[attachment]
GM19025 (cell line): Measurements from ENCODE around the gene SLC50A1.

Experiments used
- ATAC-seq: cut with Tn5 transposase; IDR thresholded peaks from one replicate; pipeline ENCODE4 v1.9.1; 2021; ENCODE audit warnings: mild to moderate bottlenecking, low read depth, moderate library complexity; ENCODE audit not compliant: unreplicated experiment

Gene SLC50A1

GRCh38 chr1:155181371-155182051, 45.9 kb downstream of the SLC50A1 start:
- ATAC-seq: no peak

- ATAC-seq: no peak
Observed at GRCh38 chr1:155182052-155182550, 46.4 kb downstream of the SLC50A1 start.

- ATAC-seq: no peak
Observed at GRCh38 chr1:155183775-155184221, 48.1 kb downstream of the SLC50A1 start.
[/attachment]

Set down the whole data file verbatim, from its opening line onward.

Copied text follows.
GM19025 (cell line): Measurements from ENCODE around the gene SLC50A1.

Experiments used
- ATAC-seq: cut with Tn5 transposase; IDR thresholded peaks from one replicate; pipeline ENCODE4 v1.9.1; 2021; ENCODE audit warnings: mild to moderate bottlenecking, low read depth, moderate library complexity; ENCODE audit not compliant: unreplicated experiment

Gene SLC50A1

GRCh38 chr1:155181371-155182051, 45.9 kb downstream of the SLC50A1 start:
- ATAC-seq: no peak

- ATAC-seq: no peak
Observed at GRCh38 chr1:155182052-155182550, 46.4 kb downstream of the SLC50A1 start.

- ATAC-seq: no peak
Observed at GRCh38 chr1:155183775-155184221, 48.1 kb downstream of the SLC50A1 start.